Context, Relapse in Drug Conditioning


As part of the Neuroscience Seminar Series, Mark Bouton, Lawson Professor of Psychology at the University of Vermont, visited St. Mary’s on Nov. 11 to present his lecture, “Context, extinction, and memory: Implications for a biobehavioral understanding of relapse.”

“Forever in my lab at the University of Vermont, we’ve been interested in conditioning on one hand and extinction on the other,” began Bouton. Conditioning and extinction are two of the phases of learning. Classical conditioning, also known as Pavlovian reinforcement, is the process by which a neutral stimulus is paired with a significant stimulus through multiple exposures. For example, if a dog hears a tone every time it is presented with food, it will learn to expect food (its mouth will water) at the sound of the tone.

Extinction, on the other hand, is the process by which a conditioned response is unlearned. The same tone will be presented to the dog over and over again without the food until the dog eventually stops expecting food. Its mouth will stop watering at the sound of the tone.

Bouton discussed the false assumption that extinction rids the learning that took place in the conditioning stage. “Extinction does not involve erasing anything,” said Bouton. “The animal will have two available memories.” This is similar to encountering a word that has an ambiguous meaning; the only way to interpret it correctly is to understand its context. In his experiments, Bouton has discovered that in conditioning and extinction, context is extremely important. This is what makes relapse, reversing extinction and returning to the conditioned response, possible.

In his over 30 years of research, Bouton has done many experiments involving rats and drugs or food. In one context, a rat will be conditioned to press a lever to receive a food pellet. Then, in a second context, the rat will be put through the process of extinction in which the lever no longer produces food for a certain length of time. Then, the rat is placed back into the original context. It is thus observed if the rat will try to press the lever for food again, or if that response has been extinct.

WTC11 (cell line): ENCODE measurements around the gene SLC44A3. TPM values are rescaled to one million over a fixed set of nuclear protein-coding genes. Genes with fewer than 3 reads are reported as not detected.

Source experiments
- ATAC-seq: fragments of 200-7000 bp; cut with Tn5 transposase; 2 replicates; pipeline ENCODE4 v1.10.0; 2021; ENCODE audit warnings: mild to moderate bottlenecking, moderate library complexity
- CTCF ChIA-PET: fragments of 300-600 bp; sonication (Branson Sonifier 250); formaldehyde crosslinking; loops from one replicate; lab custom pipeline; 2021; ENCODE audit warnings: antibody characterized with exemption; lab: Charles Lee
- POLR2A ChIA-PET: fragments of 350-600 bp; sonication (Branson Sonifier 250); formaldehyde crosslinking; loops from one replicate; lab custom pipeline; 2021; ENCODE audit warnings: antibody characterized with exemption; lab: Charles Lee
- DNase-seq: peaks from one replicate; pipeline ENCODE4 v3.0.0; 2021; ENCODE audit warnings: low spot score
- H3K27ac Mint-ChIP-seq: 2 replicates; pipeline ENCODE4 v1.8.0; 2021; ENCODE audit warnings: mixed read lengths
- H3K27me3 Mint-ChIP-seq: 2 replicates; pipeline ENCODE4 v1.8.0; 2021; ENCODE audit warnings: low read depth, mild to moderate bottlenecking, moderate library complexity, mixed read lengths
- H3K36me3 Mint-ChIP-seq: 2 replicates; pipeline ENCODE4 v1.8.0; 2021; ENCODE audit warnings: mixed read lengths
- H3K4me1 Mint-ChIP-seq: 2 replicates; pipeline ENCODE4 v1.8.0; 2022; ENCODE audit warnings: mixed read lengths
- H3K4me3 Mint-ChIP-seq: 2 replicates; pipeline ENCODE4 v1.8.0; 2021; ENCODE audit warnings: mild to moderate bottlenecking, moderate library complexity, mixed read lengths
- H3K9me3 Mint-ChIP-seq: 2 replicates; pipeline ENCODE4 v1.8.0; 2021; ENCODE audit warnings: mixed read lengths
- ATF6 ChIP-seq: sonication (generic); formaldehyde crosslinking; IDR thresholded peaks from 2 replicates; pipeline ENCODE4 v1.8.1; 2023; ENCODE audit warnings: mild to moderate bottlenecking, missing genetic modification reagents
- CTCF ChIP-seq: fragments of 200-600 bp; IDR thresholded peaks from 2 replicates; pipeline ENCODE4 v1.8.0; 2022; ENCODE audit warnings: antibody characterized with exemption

It turns out that learning is context dependent. Bouton changed the visual cues or odors presented in tandem with the lever to alter the context of the rat’s learning. Even though the rat stopped trying to press the lever for food after extinction, when placed back in the original context of learning, the rat again began pressing the lever for food. This is called relapse, also known as the “ABA renewal effect.” Context A is the original context, while B is the new context for extinction.

“Context can be provided not only by rooms and Skinner boxes … but [also] by drug states,” said Bouton. In a different set of experiments, Bouton altered the context of the extinction phase by injecting the rats with drugs like chlordiazepoxide (marketed as Librium) and diazepam (marketed as Valium). In an AAA sequence, the control group with no change in context, extinction was successful. In an ABA sequence, with the extinction phase occurring with a drug injection, a relapse occurred.

This research is very relevant to drug users, like cigarette smokers and heroine addicts. “A person who takes drugs is possibly going to take drugs in one context a lot, but possibly two, three, four, possibly a dozen contexts,” said Bouton. This multitude of contexts associated with conditioning makes it very difficult for a person to go through the process of extinction. Since learning is context dependent, they would have to experience extinction in every context in which they experienced conditioning.

Bouton further studied possible drugs that may improve extinction learning. One of these drugs is called d-cycloserine, which is a drug involved in brain plasticity (the ability of the brain to adapt to change based on experience). He found that though d-cycloserine speeds up learning, it does not change anything else. Another drug, yohimbine, was tested and was found to only increase arousal.

Senior Steven Morris enjoyed the lecture and said, “Dr. Bouton’s lecture was intellectually stimulating and delivered with the grace of a seasoned researcher.”

“I really enjoyed it,” said senior Shelby Jones. “It was nice to hear [Bouton] explain what I learned from his paper in my seminar class, along with the other work he’s done in his lab.”

The next lecture in the Psychology Lecture Series has been canceled. Rebecca Ryan, Assistant Professor of Psychology at Georgetown University, will hopefully return to present her lecture, “Nonmarital Childbirth and Child Development: The Relevance of Marriage Propensity and Family Change,” in the spring.